The first thing you need though isn't a tool, but a book. With you and your husbands mechanical background, you should have no trouble. Get I think its the Big Blue Book of Bicycle Repair. I think its a Park Tool Book. Its really a total maintenance manual for everything on most bikes. When you need a special tool, it will tell which one and of course the Park tool number to order it. You won't go wrong with Park Tools (the Mac or Snap On of bike tools) and the procedures are very clearly spelled out where you won't have any problems.
 

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Gentle Puma
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Discussion Starter #8
BBB ordered this morning. Thanks for that tip! I just hope it's not like Chilton's auto books. They are awful. Coming from someone who compares bike tools with auto tools like Snap-on, I trust your judgment :)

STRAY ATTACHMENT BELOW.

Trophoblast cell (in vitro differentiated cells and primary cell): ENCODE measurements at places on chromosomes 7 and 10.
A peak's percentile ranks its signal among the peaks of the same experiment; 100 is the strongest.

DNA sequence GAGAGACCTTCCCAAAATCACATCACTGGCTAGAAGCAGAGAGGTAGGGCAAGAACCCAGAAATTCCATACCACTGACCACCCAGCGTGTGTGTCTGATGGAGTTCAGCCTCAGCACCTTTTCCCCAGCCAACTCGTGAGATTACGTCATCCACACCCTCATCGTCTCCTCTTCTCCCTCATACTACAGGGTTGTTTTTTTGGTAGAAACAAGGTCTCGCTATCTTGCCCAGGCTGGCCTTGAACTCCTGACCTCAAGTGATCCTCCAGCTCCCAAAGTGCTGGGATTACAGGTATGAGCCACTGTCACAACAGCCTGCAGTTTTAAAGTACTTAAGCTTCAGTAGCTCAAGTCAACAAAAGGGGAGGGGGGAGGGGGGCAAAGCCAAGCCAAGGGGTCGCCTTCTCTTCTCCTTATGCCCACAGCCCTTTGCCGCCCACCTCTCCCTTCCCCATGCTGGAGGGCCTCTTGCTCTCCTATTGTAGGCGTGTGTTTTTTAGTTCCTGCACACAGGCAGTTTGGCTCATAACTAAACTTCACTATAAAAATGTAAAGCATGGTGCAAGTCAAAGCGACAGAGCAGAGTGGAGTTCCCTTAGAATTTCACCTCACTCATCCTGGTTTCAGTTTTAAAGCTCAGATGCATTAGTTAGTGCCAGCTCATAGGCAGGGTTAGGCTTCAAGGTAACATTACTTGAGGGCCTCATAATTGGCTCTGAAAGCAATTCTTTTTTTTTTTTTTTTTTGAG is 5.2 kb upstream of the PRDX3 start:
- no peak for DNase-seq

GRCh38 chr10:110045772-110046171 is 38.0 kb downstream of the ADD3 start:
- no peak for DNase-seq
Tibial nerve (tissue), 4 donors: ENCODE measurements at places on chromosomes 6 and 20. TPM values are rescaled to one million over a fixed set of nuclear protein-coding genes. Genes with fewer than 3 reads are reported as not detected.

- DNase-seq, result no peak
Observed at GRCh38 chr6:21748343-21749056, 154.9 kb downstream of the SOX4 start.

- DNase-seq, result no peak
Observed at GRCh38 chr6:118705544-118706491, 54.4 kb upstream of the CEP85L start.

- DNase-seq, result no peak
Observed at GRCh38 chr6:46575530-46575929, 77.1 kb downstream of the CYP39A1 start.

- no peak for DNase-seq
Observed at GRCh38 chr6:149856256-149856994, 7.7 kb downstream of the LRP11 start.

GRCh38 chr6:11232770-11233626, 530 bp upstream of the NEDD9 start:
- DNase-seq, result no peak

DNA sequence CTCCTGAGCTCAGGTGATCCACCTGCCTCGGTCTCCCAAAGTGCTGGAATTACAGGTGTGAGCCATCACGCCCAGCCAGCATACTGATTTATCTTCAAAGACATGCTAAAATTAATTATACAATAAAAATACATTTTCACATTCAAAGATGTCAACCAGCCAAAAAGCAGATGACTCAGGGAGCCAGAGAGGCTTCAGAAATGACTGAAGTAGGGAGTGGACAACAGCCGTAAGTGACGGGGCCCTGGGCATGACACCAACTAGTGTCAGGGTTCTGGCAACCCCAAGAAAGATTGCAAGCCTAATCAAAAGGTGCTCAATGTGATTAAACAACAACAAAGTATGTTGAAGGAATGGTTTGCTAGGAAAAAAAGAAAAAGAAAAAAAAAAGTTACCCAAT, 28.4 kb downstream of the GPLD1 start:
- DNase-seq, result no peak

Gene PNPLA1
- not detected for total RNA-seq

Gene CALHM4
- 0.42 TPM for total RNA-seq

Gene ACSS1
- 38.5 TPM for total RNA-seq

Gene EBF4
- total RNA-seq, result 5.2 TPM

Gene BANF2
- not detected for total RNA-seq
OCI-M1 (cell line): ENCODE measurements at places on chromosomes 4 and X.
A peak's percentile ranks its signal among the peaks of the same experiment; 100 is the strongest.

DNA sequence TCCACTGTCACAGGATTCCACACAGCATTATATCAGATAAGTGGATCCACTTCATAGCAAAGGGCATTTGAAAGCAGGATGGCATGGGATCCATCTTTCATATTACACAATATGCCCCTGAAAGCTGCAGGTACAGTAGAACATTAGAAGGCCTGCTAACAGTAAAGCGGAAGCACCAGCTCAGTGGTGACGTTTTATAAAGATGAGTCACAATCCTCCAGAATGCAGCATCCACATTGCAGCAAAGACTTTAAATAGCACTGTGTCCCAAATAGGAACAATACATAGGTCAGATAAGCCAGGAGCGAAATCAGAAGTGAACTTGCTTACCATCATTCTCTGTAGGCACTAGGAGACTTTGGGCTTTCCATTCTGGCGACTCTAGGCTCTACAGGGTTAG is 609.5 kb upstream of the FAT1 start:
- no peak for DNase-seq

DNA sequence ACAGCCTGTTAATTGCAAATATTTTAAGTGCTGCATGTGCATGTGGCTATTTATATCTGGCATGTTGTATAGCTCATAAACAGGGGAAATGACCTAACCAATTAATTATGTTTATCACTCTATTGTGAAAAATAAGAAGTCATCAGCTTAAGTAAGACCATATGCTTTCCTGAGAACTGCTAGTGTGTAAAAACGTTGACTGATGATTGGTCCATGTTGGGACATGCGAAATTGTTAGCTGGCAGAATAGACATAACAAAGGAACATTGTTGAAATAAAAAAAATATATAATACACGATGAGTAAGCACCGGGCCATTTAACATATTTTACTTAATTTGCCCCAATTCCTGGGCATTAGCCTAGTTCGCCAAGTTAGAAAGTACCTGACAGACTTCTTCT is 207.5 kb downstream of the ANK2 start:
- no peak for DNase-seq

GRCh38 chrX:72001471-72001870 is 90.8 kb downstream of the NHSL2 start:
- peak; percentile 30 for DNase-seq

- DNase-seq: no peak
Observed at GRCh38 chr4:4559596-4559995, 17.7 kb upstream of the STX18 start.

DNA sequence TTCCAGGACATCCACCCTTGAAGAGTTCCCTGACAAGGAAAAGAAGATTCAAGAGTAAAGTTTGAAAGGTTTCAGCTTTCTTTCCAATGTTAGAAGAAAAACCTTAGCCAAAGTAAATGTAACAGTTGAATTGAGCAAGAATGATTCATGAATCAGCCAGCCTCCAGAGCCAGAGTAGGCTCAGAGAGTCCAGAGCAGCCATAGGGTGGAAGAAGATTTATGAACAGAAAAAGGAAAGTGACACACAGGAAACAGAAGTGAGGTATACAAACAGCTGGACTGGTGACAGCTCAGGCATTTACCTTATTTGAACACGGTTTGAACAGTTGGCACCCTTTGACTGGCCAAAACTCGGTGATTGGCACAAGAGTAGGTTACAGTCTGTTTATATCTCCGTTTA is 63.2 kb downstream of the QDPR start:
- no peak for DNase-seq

Little joke about my hubby: He's one of those people that pulls stuff out of the box and starts fiddling with it while the instructions are laying on the floor. Me, on the other hand, will spend an hour reading instructions before I touch it. Drives him nuts! That's why he has his projects, and I have mine.

I'll get some pictures together, so you all can watch the transformation. That will keep me moving too ;)